9 year old girl seen in neurology clinic for follow up.
Had MRI 5 years ago.
Typical changes of fibrous dysplasia with widening of bone and increased attenuation, involving the right frontal, ethmoid, sphenoid, temporal and occipital bones including clivus.
Other fibro-osseous lesions
Dx: Fibro osseous lesions of the face and sinuses (Fibrous Dysplasia)
Dx Confirmed by: Imaging
None required to date.
Eversole R, Su L, ElMofty S: Benign fibro-osseous lesions of the craniofacial complex. A review.
Head Neck Pathol. 2008 Sep;2(3):177-202. Epub 2008 May 13.
Benign fibro-osseous lesions of the craniofacial complex are represented by a variety of disease processes that are characterized by pathologic ossifications and calcifications in association with a hypercellular fibroblastic marrow element. The current classification includes neoplasms, developmental dysplastic lesions and inflammatory/reactive processes. The definitive diagnosis can rarely be rendered on the basis of histopathologic features alone; rather, procurement of a final diagnosis is usually dependent upon assessment of microscopic, clinical and imaging features together. Fibrous dysplasia and osteitis deformans constitute two dysplastic lesions in which mutations have been uncovered. Other dysplastic bone diseases of the craniofacial complex include florid osseous dysplasia, focal cemento-osseous dysplasia and periapical cemental dysplasia, all showing a predilection for African descent individuals; although no specific genetic alterations in DNA coding have yet to be uncovered and most studies have been derived from predominant high African descent populations. Ossifying fibromas are neoplastic lesions with four subtypes varying with regard to behavior and propensity for recurrence after surgical excision. The clinicopathologic and molecular features of this unique yet heterogeneous group of diseases are reviewed.
Slootweg PJ: Maxillofacial fibro-osseous lesions: classification and differential diagnosis.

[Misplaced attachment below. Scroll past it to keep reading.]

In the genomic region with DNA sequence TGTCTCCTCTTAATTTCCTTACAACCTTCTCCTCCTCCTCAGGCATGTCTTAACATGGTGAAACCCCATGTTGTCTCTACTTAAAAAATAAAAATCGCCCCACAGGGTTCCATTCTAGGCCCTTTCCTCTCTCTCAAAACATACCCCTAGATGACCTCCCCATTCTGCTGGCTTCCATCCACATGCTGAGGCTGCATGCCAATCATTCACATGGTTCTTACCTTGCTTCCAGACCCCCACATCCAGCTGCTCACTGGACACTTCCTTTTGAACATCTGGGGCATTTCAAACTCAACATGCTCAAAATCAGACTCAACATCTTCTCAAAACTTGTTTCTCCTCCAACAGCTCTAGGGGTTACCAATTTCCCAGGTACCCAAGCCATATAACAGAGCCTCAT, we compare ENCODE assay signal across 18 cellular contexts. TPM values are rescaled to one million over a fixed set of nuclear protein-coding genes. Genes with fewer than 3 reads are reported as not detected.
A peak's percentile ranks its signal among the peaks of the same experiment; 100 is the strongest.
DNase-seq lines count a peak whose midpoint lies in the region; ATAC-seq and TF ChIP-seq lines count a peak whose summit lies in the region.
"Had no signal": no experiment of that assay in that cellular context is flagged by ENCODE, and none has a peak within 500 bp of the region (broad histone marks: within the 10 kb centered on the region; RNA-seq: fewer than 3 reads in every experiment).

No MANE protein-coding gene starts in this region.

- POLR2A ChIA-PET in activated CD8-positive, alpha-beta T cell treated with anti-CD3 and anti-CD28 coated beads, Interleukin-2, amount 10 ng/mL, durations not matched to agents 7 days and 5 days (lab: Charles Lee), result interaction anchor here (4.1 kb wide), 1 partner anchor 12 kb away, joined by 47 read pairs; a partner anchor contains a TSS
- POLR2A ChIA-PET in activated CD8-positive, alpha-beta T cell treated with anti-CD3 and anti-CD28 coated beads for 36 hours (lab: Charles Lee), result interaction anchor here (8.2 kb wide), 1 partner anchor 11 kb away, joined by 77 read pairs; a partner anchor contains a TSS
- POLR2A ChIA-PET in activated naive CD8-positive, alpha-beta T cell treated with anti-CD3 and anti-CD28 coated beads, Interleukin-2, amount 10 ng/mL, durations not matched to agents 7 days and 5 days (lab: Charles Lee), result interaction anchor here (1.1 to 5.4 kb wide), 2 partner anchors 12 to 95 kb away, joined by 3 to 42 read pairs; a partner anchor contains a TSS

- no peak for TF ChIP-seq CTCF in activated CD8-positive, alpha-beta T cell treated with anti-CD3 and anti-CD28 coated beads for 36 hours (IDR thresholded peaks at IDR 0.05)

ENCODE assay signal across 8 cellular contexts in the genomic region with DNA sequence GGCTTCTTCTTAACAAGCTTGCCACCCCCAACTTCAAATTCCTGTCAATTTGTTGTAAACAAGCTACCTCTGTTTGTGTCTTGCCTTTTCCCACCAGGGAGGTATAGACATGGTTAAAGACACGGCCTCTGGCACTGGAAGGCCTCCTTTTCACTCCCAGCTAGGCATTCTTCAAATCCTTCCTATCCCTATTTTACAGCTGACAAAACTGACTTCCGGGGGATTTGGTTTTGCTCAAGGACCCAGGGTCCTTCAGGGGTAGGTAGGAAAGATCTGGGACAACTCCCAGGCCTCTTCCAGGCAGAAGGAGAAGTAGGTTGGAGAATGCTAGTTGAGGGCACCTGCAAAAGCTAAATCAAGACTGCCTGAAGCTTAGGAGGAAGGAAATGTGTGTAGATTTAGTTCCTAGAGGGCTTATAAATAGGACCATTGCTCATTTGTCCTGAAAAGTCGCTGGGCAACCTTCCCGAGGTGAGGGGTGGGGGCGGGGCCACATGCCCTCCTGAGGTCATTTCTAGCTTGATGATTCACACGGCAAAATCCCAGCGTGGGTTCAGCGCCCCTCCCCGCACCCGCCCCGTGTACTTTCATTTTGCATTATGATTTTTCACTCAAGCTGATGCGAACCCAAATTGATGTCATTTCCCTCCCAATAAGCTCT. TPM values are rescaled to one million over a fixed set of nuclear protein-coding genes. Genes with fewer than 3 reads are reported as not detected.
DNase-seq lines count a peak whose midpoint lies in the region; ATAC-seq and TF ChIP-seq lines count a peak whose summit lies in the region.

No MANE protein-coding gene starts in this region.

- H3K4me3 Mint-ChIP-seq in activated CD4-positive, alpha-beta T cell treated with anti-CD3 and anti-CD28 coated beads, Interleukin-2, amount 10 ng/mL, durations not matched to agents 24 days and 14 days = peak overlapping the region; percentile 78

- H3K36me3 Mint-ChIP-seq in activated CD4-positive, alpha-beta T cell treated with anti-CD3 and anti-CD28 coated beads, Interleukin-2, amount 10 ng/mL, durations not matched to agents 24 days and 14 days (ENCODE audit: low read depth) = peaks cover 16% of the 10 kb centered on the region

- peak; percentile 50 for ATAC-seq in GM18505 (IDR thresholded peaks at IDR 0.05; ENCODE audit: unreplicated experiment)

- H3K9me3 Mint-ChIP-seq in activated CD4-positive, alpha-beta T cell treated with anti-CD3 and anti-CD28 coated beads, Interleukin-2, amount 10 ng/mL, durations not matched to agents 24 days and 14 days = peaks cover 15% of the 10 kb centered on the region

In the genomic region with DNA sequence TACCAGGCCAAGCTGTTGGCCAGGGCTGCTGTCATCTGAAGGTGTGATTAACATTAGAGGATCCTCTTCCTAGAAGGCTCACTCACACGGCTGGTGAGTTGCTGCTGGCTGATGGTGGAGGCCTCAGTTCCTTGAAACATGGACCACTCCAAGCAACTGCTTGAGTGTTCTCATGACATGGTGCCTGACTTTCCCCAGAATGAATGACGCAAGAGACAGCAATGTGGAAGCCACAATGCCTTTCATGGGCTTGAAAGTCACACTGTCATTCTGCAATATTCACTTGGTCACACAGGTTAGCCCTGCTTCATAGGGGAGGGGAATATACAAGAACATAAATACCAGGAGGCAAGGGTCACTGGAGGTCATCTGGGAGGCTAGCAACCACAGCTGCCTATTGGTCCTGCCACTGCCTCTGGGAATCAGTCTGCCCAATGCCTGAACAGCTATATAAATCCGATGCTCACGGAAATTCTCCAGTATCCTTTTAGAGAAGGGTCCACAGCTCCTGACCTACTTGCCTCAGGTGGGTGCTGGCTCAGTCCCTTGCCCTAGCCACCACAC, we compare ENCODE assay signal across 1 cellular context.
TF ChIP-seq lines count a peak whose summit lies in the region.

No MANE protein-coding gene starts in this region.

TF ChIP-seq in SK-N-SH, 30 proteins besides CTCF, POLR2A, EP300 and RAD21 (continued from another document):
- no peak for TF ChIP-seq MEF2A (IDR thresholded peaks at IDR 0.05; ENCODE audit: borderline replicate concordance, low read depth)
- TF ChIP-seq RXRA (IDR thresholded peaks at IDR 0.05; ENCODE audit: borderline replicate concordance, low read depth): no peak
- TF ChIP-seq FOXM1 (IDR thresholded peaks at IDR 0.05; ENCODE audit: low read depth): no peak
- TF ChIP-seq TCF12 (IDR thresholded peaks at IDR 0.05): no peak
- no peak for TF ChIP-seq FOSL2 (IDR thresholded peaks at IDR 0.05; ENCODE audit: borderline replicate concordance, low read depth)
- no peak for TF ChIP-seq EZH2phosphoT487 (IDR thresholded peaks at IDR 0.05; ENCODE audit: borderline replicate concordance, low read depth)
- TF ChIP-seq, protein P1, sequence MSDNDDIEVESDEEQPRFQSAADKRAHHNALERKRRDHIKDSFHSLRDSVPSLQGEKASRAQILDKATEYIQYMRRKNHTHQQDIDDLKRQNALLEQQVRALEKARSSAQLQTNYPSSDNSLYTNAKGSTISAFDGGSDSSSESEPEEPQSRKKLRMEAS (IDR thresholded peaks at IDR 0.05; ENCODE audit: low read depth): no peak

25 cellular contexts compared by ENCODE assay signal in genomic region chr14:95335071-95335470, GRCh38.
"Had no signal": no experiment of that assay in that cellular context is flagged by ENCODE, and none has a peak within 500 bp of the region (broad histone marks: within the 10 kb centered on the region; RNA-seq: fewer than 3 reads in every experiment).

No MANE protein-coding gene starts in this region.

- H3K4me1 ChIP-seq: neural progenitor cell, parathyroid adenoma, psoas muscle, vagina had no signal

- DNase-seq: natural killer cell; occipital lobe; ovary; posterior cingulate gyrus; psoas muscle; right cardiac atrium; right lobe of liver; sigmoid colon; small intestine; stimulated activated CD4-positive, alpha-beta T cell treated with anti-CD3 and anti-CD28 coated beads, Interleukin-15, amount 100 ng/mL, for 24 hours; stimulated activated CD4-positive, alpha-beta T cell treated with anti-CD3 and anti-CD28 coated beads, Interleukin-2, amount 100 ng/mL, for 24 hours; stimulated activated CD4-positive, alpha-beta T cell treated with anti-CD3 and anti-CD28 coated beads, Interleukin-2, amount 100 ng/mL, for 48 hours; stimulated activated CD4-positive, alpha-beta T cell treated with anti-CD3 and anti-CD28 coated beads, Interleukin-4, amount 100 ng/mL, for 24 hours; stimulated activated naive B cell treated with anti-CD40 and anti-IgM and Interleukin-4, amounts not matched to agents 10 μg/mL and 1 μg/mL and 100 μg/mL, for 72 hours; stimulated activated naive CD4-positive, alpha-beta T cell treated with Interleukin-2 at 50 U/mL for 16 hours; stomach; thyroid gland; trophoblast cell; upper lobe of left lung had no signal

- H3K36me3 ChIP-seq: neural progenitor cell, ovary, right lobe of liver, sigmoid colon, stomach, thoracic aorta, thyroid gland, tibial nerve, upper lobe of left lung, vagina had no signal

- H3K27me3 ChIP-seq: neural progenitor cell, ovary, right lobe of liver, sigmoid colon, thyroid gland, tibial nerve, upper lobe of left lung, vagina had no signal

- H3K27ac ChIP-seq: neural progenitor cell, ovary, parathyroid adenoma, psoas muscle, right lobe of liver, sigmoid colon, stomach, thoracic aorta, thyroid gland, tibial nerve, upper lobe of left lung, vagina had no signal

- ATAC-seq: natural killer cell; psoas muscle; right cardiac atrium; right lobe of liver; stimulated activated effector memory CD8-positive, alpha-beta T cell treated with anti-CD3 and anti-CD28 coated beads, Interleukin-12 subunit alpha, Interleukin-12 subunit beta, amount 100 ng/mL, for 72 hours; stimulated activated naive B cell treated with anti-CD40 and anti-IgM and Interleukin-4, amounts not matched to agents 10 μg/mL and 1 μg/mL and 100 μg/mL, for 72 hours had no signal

Semin Diagn Pathol. 1996 May;13(2):104-12. [PubMed]
A large diversity of lesions may involve the maxillofacial bones. Some occur exclusively at this site. Other lesions at this location have features that are different from similar lesions occurring elsewhere in the skeleton. This site-dependent morphology applies especially to fibro-osseous lesions, which will be discussed in this report. Fibrous dysplasia shows evenly distributed islands of woven bone that fuse with surrounding bone. The presence of lamellar bone and osteoblastic rimming does not contradict that diagnosis as they would for lesions occurring outside the maxillofacial bones. Ossifying fibromas are demarcated or encapsulated. They show a broad variation in mineralized material that may be woven bone as well as lamellar bone or may be present as rounded cell-poor particles regarded as a form of cementum. Specific subtypes are juvenile ossifying fibroma and psammomatoid ossifying fibroma, both of which contain cellular stroma exhibiting mitotic activity. Lesions known as periapical cemental dysplasia can be found in the tooth-bearing jaw area and are similar to ossifying fibroma but without demarcation. These lesions may be focal, involving one or a few adjacent teeth; when they are more widely distributed, they are named florid cemento-osseous dysplasia. Periapical cemental dysplasia should be distinguished from cementoblastoma, a lesion similar to osteoblastoma but connected with tooth apices. Ossifying fibroma may resemble well-differentiated osteosarcoma as ossifying fibroma may be more cellular and may have a higher number of mitoses than osteosarcoma. [PubMed]
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